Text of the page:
I've been canning for years, but until recently I hadn't given much though to the peels and pits from my yearly harvest. When I was done with whatever project I was working on I tossed all my scraps in the compost and moved on. It wasn't until I was reading through Alice Water's latest book My Pantry: Homemade Ingredients That Make Simple Meals Your Own that I even realized I could turn these leftover bits and pieces into something else.

After a marathon canning session in which I made cherry vanilla applesauce, Cherry Liqueur, and Cherry Almond Preserves I have no shortage of cherry pits to work with which is why my first project ended up being cherry pit vinegar. It's a flexible pantry staple that can be used to create a flavorful vinaigrette, but has a multitude of other uses. Plus, if you're looking for DIY gifts for the holiday season it's festive red color makes it an excellent choice.

Don't forget to check out the rest of our canning section for more great recipes.

Using Up Food Scraps: Cherry Pit Vinegar | Not Starving Yet

Cherry Pit Vinegar

 

Ingredients


cherry pits, whole
apple cider vinegar or other vinegar of your choice
 

Directions
 

 

  • Place cherry pits and excess juice in a sterilized glass jar, add enough vinegar so the pits are completely submerged, then cover. Allow the mixture to sit for at least a week in a dark place, taking care to shake the jar occasionally. If you notice your pits have floated to the top, don't worry, it's all a part of the process.

  • After seven days removed the pits and strain the vinegar through a piece of cheese cloth to remove any solids. Store the cherry vinegar in a sealed jar in a cool, dark place.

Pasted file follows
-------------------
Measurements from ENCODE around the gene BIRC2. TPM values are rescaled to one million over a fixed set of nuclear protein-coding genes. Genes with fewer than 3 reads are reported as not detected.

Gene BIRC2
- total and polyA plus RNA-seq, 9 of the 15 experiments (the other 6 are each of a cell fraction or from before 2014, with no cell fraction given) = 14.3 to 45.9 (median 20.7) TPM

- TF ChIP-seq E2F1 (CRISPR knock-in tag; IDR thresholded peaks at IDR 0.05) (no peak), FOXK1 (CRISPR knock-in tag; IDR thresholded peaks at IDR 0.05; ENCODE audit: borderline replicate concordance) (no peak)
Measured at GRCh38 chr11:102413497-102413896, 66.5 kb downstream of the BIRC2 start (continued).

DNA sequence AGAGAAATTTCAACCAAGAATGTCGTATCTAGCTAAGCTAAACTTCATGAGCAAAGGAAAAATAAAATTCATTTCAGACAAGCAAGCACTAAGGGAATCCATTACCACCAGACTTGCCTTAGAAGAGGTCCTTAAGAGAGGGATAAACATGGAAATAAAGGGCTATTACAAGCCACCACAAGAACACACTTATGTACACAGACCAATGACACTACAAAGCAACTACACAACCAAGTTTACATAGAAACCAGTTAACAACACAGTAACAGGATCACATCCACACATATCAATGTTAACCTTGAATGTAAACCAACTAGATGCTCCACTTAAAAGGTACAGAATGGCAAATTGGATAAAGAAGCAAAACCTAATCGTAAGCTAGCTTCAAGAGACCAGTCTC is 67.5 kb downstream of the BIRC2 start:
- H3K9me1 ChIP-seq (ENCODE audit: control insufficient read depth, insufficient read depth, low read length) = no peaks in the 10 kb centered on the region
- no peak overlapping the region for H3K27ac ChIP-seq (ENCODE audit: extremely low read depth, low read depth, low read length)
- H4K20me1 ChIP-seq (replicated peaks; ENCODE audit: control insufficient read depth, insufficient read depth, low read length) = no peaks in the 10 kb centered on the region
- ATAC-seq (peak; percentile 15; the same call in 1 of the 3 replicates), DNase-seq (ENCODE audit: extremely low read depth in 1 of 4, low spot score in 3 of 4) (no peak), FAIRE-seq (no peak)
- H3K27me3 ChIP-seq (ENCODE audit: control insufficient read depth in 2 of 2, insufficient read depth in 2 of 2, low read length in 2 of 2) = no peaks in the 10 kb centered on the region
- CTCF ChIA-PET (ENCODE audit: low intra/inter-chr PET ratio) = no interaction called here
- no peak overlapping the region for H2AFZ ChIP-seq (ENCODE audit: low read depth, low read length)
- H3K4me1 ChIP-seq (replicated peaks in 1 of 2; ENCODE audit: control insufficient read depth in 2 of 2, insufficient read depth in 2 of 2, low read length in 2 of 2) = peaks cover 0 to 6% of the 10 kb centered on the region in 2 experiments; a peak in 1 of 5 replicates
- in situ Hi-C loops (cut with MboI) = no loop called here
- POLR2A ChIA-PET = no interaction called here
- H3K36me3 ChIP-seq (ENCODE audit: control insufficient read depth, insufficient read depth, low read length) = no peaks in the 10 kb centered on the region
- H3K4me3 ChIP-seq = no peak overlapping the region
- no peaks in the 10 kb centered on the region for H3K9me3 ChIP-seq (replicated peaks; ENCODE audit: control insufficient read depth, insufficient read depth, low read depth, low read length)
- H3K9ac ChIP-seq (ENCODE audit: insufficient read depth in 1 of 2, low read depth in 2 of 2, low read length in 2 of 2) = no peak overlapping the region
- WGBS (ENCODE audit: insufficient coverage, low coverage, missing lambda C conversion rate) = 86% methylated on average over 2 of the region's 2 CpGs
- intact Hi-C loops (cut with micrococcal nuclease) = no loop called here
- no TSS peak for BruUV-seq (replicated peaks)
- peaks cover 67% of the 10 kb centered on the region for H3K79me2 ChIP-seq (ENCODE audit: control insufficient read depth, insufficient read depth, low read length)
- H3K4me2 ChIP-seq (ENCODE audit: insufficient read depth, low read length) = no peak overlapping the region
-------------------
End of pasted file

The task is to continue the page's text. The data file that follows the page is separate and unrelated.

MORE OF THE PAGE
Notes


While the acidic nature of vinegar generally prevents harmful bacteria such as botulism from growing it is still best to properly sterilize any equipment you'll be using for this project so other forms of bacteria aren't introduced.

It's not a well known fact, but stone fruit seeds do contain small amounts of cyanide. This is why it's important you only use uncracked pits, so the seed inside does not come into contact with the vinegar. If you're concerned that the cyanide may leach into the vinegar you can always use pitted cherries to flavor your vinegar.

Small Batch Sweet Cherry and Peach Preserves + Canning Instructions

I just got back from spending a week with my family, but it wasn't until we were half way back to Missouri that I realized that I had screwed up. I didn't stop by my favorite produce stand to pick up my summer supply of peaches. That meant going an entire year without any because, while Wisconsin produces a lot of great things, peaches just aren't one of them. Those hard as a rock things they sell in the grocery store (you know the ones I'm talking about, don't you?) The ones that never seem to soften up and don't even smell like peaches. Those are not peaches, at least, not the kind I grew up with.

Real peaches are the ones so filled up with juice they burst the second your teeth pierce the flesh, leaving you with a trail of juice running down your chin. Those are the peaches I grew up with, but sadly those are not the peaches I find these days. They seem to be a thing of the past.

I've always felt that it's not officially summer until I've had my first peach, so I spent the drive back to Wisconsin completely dejected. Summer was officially over before it ever really got started. There would be no peach pies, crisps, or cobblers in my future. No jellies, butters, or preserves to get me through the long cold Wisconsin winter.